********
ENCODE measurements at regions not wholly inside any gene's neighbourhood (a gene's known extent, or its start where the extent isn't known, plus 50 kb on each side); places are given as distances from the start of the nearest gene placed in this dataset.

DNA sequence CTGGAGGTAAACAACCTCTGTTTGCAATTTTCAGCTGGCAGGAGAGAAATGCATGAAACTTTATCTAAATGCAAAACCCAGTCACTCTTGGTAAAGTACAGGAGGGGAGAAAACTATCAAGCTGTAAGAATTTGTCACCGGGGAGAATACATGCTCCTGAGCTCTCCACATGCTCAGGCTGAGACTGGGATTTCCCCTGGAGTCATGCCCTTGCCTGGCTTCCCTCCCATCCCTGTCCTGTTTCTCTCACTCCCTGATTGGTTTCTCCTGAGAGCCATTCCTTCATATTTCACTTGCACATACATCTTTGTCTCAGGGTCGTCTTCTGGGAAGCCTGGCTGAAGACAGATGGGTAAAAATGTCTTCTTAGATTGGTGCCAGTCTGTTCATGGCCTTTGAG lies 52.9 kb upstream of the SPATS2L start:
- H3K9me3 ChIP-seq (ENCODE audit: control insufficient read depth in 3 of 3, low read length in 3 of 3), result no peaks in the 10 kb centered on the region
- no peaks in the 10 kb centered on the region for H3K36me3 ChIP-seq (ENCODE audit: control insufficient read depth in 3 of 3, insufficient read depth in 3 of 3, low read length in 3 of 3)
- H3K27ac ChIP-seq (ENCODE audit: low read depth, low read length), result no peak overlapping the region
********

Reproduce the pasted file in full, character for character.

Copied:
ENCODE measurements at regions not wholly inside any gene's neighbourhood (a gene's known extent, or its start where the extent isn't known, plus 50 kb on each side); places are given as distances from the start of the nearest gene placed in this dataset.

DNA sequence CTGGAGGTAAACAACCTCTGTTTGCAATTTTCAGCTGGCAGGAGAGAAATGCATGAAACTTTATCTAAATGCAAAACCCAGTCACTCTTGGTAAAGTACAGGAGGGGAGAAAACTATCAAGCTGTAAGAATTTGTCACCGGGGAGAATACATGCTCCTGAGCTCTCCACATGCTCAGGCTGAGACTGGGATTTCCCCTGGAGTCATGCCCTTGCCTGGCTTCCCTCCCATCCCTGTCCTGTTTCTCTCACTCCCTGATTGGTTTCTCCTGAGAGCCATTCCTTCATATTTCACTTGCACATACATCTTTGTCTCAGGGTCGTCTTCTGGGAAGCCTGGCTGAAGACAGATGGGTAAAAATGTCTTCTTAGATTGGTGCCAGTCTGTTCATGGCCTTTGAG lies 52.9 kb upstream of the SPATS2L start:
- H3K9me3 ChIP-seq (ENCODE audit: control insufficient read depth in 3 of 3, low read length in 3 of 3), result no peaks in the 10 kb centered on the region
- no peaks in the 10 kb centered on the region for H3K36me3 ChIP-seq (ENCODE audit: control insufficient read depth in 3 of 3, insufficient read depth in 3 of 3, low read length in 3 of 3)
- H3K27ac ChIP-seq (ENCODE audit: low read depth, low read length), result no peak overlapping the region